Tentacled Snake surfacing at Woodland Park Zoo (photo courtesy of Nick Michalski)

Tentacled Snakes Erpeton tentaculatum

Tentacled Snakes (photo courtesy of Josh More – http://www.starmind.org)

Tentacled Snakes Erpeton tentaculatum

Tentacled Snake breathing (photo courtesy of Josh More – http://www.starmind.org)

tentacled snake zoo atlanta

Tentacled Snake at Zoo Atlanta (photo courtesy of Pierson Hill)

English name: Tentacled Snake (aka: “Tentacle Snake”, “Fishing Snake”)
Scientific name: Erpeton tentaculatum
Thai name: Ngu Kra Daen

Description: To 90cm long. Body is slender and flattened. Head is trapezoid-shaped. Has two short “tentacles” that protrude from either side of its snout. Tail is prehensile. Body color can be gray to brown, with different color phases including widely separated short dark bands, much broader dark bands with little separation, or longitudinal stripes. Head has a reddish-brown stripe on each side that runs from the appendage to the eye. Venter is yellowish-brown.

Similar Species: The Tentacled Snake is the only snake in the world with a pair of protruding appendages on its snout. It is also more slender and flattened than the other water snakes in our area.

Habitat: Found in stagnant lakes, streams, and rice paddies, in areas with murky water and vegetation. Can live in fresh, brackish, or sea water. May burrow into mud during dry periods, but otherwise is not found on land.

Contribution to the ecosystem: Helps keep fish populations in balance. Occasionally feeds on shrimp. Provides food for larger snakes, large fish, monitors, and wading birds.

Danger to humans: Rarely bites. Is a rear-fanged snake, but it has a weak, fish-specific venom and is of no danger to humans.

Conservation status and threats: The Tentacled Snake is common in its range, though there is some harvest for its meat. Like other water snakes it potentially faces declines in the Tonle Sap Lake due to the extensive snake harvest there.

Interesting facts: The Tentacled Snake has one of the most fascinating hunting techniques in the snake world. It ambushes its prey by waiting in a “J” position, with its tail anchoring its body to vegetation and its head curved back towards its body. When a fish swims nearby, the appendages on the snake’s head sense the fish’s movements via disturbances in the water. Once the fish gets close the snake moves part of its body behind the neck, creating a reflex movement in the fish. The snake immediately strikes with its head exactly where it anticipates the fish’s reflex movement to direct it. This is the only snake that is known to induce a flight response in its prey and strike where it anticipates the prey to be going, rather than aiming at its current location. Watch these videos to see the Tentacled Snake in action.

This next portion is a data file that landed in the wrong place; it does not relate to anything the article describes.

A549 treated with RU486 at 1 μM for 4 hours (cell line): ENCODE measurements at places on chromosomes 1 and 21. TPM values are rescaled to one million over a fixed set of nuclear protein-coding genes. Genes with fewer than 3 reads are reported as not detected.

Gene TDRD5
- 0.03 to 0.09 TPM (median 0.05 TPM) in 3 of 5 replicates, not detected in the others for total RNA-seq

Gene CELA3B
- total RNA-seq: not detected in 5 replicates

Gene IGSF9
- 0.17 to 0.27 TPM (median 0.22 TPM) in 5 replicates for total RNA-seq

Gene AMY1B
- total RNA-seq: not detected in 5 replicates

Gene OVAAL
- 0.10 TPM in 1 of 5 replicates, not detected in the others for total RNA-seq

References:
Wikipedia: Erpeton tentaculatum
IUCN Redlist: Erpeton tentaculatum
Siam-Info: Homalopsinae
Thailand Office of Environmental Planning and Policy: A Checklist of Amphibians and Reptiles in Thailand
A Photographic Guide to Snakes and Other Reptiles of Peninsular Malaysia, Singapore and Thailand
A Field Guide to the Reptiles of South-East Asia
A Field Guide to the Snakes of South Vietnam
Snakes of Thailand and their Husbandry
Simon & Schuster’s Guide to Reptiles and Amphibians of the World

 
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Posted by on April 23, 2011 in Primarily Black/Brown Snakes, Rear-fanged Snakes in Bangkok, Water Snakes

 

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Yellow-bellied Water Snake

Enhydris plumbea

Yellow-bellied Water Snake Enhydris plumbea coiled to strike

Yellow-bellied Water Snake found on road near ponds in Phayao Province

Third Rice Paddy Snake Enhydris plumbea from same spot

Another Yellow-bellied Water Snake found in Phayao Province.

Yellow-bellied Water Snake Enhydris plumbea

Yellow-bellied Water Snake found on muddy ground at night in Phayao Province

Yellow-bellied Water Snake Enhydris plumbea

Yellow-bellied Water Snake found under fish pond rock in Kanchanaburi Province

Rice Paddy Snake Enhydris plumbea nostrils and eyes

Close-up of Yellow-bellied Water Snake, showing placement of nostrils and eyes

Two Gray Water Snakes Enhydris plumbea

Two Yellow-bellied Water Snakes found under same rock in VangVieng, Laos, showing variation in coloration

plumbeous water snake enhydris plumbea

Yellow-bellied Water Snake in Vietnam (photo courtesy of Eduard Galoyan)

Yellow-bellied Water Snake Hong Kong eating frog enhydris plumbea

Yellow-bellied Water Snake eating frog in Hong Kong (photo courtesy of Anne Devan-Song)

Yellow-bellied Water Snake Enhydris plumbea  Kevin Messenger China 1

Yellow-bellied Water Snakes in China (photo courtesy of Kevin Messenger)

rice paddy snake Enhydris plumbea  Kevin Messenger China

Yellow-bellied Water Snakes showing unusual ventral color (photo courtesy of Kevin Messenger)

English name: Yellow-bellied Water Snake (aka: “Plumbeous Water Snake” or “Rice Paddy Snake”)
Scientific name: Enhydris plumbea
Thai name: Ngu Pling

Description: To 77cm long. This small water snake has a fairly broad head and smooth scales. It is uniformly dark above with a pale cream to yellow underbelly.

Similar Species: Rainbow Water Snake has a smaller head and colored lines going down its body.
Jagor’s Water Snake has small dark blotches down its sides.
Chanard’s Mud Snake has a yellow line down its side and a row of small dark dots above the line.
Sunbeam Snake is iridescent, has a narrow wedge-shaped head, and is whitish-gray on the bottom.
Red-tailed Pipe Snake has a small head and a barred underbelly.
Yellow-striped Caecilian lacks scales, has stripes rather than a yellow belly, and has a distinctly non-snake-like head.